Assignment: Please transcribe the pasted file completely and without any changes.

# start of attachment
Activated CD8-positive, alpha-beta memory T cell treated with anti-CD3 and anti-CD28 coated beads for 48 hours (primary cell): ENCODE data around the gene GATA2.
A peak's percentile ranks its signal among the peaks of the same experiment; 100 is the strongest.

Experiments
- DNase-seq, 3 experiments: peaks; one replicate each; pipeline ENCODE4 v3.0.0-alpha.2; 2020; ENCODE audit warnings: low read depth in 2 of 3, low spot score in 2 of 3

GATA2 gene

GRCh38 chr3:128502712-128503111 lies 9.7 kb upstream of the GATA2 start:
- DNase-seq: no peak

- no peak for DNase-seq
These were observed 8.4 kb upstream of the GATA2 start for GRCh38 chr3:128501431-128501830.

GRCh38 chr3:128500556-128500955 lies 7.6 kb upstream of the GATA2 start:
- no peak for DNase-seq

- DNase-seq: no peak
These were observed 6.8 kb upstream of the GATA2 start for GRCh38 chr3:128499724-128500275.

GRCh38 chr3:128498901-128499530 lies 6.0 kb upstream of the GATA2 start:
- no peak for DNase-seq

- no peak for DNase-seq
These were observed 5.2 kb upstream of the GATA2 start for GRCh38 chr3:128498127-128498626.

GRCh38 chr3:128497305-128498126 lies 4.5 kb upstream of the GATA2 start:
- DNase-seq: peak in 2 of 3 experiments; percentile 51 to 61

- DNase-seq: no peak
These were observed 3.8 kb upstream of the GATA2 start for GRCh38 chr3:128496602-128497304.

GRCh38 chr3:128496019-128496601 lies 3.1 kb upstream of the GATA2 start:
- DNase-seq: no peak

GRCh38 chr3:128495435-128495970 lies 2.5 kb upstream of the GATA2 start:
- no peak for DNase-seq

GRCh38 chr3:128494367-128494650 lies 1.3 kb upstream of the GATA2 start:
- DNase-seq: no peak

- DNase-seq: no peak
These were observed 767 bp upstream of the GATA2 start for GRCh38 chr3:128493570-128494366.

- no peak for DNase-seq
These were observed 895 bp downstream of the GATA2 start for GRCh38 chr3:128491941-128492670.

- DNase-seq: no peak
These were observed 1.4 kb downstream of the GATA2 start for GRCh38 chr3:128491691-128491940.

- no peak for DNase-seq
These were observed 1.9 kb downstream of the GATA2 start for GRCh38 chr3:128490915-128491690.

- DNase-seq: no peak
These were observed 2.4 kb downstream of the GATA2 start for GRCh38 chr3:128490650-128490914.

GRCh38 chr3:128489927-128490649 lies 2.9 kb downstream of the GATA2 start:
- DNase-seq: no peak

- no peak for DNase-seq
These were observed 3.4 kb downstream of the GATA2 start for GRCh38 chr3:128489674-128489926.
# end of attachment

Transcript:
Activated CD8-positive, alpha-beta memory T cell treated with anti-CD3 and anti-CD28 coated beads for 48 hours (primary cell): ENCODE data around the gene GATA2.
A peak's percentile ranks its signal among the peaks of the same experiment; 100 is the strongest.

Experiments
- DNase-seq, 3 experiments: peaks; one replicate each; pipeline ENCODE4 v3.0.0-alpha.2; 2020; ENCODE audit warnings: low read depth in 2 of 3, low spot score in 2 of 3

GATA2 gene

GRCh38 chr3:128502712-128503111 lies 9.7 kb upstream of the GATA2 start:
- DNase-seq: no peak

- no peak for DNase-seq
These were observed 8.4 kb upstream of the GATA2 start for GRCh38 chr3:128501431-128501830.

GRCh38 chr3:128500556-128500955 lies 7.6 kb upstream of the GATA2 start:
- no peak for DNase-seq

- DNase-seq: no peak
These were observed 6.8 kb upstream of the GATA2 start for GRCh38 chr3:128499724-128500275.

GRCh38 chr3:128498901-128499530 lies 6.0 kb upstream of the GATA2 start:
- no peak for DNase-seq

- no peak for DNase-seq
These were observed 5.2 kb upstream of the GATA2 start for GRCh38 chr3:128498127-128498626.

GRCh38 chr3:128497305-128498126 lies 4.5 kb upstream of the GATA2 start:
- DNase-seq: peak in 2 of 3 experiments; percentile 51 to 61

- DNase-seq: no peak
These were observed 3.8 kb upstream of the GATA2 start for GRCh38 chr3:128496602-128497304.

GRCh38 chr3:128496019-128496601 lies 3.1 kb upstream of the GATA2 start:
- DNase-seq: no peak

GRCh38 chr3:128495435-128495970 lies 2.5 kb upstream of the GATA2 start:
- no peak for DNase-seq

GRCh38 chr3:128494367-128494650 lies 1.3 kb upstream of the GATA2 start:
- DNase-seq: no peak

- DNase-seq: no peak
These were observed 767 bp upstream of the GATA2 start for GRCh38 chr3:128493570-128494366.

- no peak for DNase-seq
These were observed 895 bp downstream of the GATA2 start for GRCh38 chr3:128491941-128492670.

- DNase-seq: no peak
These were observed 1.4 kb downstream of the GATA2 start for GRCh38 chr3:128491691-128491940.

- no peak for DNase-seq
These were observed 1.9 kb downstream of the GATA2 start for GRCh38 chr3:128490915-128491690.

- DNase-seq: no peak
These were observed 2.4 kb downstream of the GATA2 start for GRCh38 chr3:128490650-128490914.

GRCh38 chr3:128489927-128490649 lies 2.9 kb downstream of the GATA2 start:
- DNase-seq: no peak

- no peak for DNase-seq
These were observed 3.4 kb downstream of the GATA2 start for GRCh38 chr3:128489674-128489926.